Australian Dollar (AUD) Pushes Higher despite RBA Dovishness
The Australian Dollar (AUD) gained ground on Wednesday even as the Reserve Bank of Australia (RBA) released its latest chart pack.
While the charts showed a sense of anxiety over the outlook of the global economy and Australia’s trading partners, this failed to weigh AUD exchange rates down. The potential for further Australian Dollar losses proved limited as markets have already largely priced in the prospect of a November policy move from the RBA.
Even so, the ‘Aussie’ remains vulnerable to any deterioration in market risk appetite in the days ahead.
Pound (GBP) Trends Lower on Covid-19 Restriction Fears
The Pound (GBP) lacked support during yesterday’s session as fears increased over new coronavirus restrictions while the infection rate surges in the UK, with regional leaders highlighting they believe local lockdowns are failing.
Meanwhile, Brexit uncertainty persisted without news of any solid developments, leaving the Pound without a strong directional bias.
Anticipation ahead of Friday’s raft of UK trade and gross domestic product data could limit the potential for a Pound recovery in the near term.
Euro (EUR) Struggles on Surprise Decline in German Industrial Production
The Euro (EUR) came under fresh selling pressure after August’s German industrial production figure delivered a surprise decline.
Investors were caught off guard by the revelation that production had dropped -0.2% on the month, defying forecasts of a 1.5% increase. This suggests that the Eurozone’s powerhouse economy is struggling to hold onto its earlier recovery momentum, fuelling fears that renewed weakness could be on the cards in the final months of the year.
A narrowing of the German trade surplus could see the single currency shedding further ground this afternoon. Additionally, the fluctuating strength of the US Dollar will also likely drive Euro movement.
US Dollar (USD) Fluctuates as US Fiscal Package Talks Halted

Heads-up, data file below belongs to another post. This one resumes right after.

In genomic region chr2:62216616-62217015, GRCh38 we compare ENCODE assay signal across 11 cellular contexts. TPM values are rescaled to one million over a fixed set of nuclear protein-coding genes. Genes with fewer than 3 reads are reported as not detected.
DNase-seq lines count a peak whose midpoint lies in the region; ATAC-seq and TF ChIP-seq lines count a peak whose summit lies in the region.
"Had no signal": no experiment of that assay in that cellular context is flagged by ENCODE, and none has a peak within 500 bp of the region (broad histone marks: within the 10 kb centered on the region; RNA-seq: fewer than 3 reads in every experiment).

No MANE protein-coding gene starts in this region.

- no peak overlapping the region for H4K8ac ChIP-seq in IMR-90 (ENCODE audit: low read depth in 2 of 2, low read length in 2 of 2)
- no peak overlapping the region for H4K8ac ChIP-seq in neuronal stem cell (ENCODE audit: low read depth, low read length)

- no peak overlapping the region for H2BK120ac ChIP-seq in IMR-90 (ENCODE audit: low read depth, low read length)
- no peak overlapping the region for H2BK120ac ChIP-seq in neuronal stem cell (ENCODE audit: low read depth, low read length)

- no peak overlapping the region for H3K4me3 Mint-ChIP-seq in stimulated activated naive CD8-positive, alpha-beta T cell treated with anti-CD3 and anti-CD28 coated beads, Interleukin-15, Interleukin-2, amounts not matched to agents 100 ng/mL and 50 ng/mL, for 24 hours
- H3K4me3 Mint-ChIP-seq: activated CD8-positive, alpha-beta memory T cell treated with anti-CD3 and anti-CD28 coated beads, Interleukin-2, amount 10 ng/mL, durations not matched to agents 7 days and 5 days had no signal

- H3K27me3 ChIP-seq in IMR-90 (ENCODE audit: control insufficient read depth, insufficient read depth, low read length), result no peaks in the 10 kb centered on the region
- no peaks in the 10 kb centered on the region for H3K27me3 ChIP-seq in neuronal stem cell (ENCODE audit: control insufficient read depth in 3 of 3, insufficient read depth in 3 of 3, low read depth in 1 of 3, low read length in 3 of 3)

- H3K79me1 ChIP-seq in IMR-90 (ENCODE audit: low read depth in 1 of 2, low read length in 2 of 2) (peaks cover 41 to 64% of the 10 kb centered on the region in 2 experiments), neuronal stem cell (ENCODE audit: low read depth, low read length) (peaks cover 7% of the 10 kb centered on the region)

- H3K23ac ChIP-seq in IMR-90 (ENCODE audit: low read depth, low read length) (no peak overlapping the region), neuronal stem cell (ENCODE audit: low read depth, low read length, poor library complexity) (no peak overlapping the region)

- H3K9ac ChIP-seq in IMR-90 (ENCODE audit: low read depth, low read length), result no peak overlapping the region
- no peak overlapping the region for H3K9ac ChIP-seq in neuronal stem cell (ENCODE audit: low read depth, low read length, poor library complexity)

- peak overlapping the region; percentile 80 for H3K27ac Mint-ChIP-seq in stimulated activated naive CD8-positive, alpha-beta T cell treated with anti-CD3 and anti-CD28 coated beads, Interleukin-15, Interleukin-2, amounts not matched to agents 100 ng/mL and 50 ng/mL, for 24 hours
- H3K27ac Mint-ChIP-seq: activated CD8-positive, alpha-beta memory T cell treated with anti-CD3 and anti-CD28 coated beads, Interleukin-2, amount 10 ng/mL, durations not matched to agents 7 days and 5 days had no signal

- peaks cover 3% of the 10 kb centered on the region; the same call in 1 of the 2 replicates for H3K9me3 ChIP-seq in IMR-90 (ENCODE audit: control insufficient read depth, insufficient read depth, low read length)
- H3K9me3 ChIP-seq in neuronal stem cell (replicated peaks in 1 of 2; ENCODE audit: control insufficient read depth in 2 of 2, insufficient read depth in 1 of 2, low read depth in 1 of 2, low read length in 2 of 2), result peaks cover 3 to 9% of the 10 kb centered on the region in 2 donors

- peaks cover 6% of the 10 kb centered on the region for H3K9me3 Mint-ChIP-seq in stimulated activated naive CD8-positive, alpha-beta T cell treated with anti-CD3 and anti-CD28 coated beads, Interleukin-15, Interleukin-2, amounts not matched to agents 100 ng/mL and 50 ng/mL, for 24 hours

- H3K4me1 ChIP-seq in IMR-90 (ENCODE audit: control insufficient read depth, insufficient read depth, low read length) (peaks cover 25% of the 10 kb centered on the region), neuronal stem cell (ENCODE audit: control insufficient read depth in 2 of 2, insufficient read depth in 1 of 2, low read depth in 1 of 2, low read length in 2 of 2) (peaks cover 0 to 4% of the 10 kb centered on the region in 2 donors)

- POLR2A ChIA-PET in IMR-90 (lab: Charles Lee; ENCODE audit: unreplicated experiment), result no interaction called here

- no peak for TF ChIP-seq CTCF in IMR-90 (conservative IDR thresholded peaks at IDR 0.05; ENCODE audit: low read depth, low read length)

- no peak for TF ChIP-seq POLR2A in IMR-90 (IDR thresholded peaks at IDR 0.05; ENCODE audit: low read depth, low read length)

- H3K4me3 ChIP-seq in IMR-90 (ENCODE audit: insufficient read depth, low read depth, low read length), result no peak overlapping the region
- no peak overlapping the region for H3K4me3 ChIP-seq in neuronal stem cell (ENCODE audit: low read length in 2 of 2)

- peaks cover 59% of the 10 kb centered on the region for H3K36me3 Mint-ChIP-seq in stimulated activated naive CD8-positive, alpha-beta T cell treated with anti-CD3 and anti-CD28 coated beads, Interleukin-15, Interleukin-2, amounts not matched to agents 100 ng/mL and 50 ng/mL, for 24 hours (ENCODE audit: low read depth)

The US Dollar (USD) fell out of favour in response to Donald Trump’s shock decision to pull the plug on talks over a prospective fiscal stimulus package, later recovering some losses as the White House hinted at some piecemeal stimulus.
The move cast a shadow over the economic outlook, with a number of sources warning that growth could stagnate in the absence of fresh fiscal support. This decision also stoked political tensions in anticipation of November’s presidential election, adding to volatility in the US Dollar last night.
However, if the latest set of initial and continuing jobless claims figures point towards an improvement in the US labour market, this may offer USD exchange rates some support.
Canadian Dollar (CAD) Remains Positive Thanks to Solid PMI
The Canadian Dollar (CAD) held onto a positive footing against many of the majors even as the Ivey PMI underperformed.
September’s PMI fell significantly short of forecast, falling to 54.3 rather than strengthening to 68 as markets had anticipated. Nevertheless, this still signalled growth for the Canadian economy even as it raised questions of a possible loss of economic momentum.
A weaker month of housing starts could fuel speculation of a softening construction sector, exposing the Canadian Dollar to additional selling pressure.
New Zealand Dollar (NZD) Muted in Absence of Domestic Developments
The New Zealand Dollar (NZD) struggled to find much upside potential yesterday even in the face of a weaker US Dollar.
With market risk sentiment cautious, NZD failed to find traction, as investors found little incentive to favour the New Zealand Dollar in the absence of any major domestic developments.
Any major shift in market sentiment could easily provoke volatility for the ‘Kiwi’ in the days ahead, though.
17:00 EUR Germany Balance of Trade (Aug) €17.4 billion
23:15 CAD Housing Starts (Sep) 240,000
23:30 USD Initial Jobless Claims (03/Oct) 820,000